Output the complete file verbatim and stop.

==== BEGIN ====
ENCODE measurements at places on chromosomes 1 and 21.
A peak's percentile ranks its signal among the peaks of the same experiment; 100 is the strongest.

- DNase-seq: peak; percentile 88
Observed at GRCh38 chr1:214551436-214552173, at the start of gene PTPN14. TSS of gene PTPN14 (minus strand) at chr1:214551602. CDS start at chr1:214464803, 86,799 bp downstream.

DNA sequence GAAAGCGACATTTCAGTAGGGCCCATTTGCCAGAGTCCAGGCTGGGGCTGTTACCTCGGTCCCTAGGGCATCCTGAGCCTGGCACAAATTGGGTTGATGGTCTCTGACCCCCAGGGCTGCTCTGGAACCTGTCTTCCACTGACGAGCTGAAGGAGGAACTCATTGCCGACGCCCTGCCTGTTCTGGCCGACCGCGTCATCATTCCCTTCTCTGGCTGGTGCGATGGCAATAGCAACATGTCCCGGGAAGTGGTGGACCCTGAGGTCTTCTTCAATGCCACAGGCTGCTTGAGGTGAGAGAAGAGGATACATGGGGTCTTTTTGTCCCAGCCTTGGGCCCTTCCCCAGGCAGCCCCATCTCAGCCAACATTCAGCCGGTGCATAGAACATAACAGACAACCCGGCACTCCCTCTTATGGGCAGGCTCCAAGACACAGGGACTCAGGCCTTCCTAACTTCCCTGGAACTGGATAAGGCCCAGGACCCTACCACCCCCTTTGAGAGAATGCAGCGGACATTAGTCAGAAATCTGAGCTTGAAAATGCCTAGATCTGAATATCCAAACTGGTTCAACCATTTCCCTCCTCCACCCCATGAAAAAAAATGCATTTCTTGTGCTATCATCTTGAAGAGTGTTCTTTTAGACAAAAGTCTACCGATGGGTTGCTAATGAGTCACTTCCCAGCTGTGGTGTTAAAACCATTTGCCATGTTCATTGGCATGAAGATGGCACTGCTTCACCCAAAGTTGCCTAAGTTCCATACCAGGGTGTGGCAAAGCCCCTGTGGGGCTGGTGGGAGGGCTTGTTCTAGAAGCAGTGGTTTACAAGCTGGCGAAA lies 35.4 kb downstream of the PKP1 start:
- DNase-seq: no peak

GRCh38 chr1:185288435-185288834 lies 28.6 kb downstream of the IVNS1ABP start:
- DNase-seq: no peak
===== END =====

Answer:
ENCODE measurements at places on chromosomes 1 and 21.
A peak's percentile ranks its signal among the peaks of the same experiment; 100 is the strongest.

- DNase-seq: peak; percentile 88
Observed at GRCh38 chr1:214551436-214552173, at the start of gene PTPN14. TSS of gene PTPN14 (minus strand) at chr1:214551602. CDS start at chr1:214464803, 86,799 bp downstream.

DNA sequence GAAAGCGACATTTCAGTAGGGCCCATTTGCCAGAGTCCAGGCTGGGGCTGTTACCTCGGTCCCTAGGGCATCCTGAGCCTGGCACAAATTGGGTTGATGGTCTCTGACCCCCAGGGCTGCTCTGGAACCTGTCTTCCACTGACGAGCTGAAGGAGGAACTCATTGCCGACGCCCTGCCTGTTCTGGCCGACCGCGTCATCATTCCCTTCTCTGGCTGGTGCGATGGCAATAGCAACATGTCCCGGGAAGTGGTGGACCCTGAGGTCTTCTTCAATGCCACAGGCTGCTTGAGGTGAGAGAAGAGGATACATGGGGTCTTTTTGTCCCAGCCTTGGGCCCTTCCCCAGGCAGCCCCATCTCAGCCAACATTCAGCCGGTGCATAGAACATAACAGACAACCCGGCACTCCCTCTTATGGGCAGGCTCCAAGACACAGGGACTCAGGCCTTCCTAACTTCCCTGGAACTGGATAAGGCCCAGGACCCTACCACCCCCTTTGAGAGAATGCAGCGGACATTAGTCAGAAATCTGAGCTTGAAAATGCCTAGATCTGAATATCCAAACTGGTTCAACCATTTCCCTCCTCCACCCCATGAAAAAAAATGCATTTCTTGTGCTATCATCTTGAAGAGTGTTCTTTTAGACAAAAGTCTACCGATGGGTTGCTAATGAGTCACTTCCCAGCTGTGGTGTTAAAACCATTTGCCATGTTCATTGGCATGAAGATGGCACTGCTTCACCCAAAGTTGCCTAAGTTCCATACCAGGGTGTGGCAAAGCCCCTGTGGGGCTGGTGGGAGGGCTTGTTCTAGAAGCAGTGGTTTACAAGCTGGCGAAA lies 35.4 kb downstream of the PKP1 start:
- DNase-seq: no peak

GRCh38 chr1:185288435-185288834 lies 28.6 kb downstream of the IVNS1ABP start:
- DNase-seq: no peak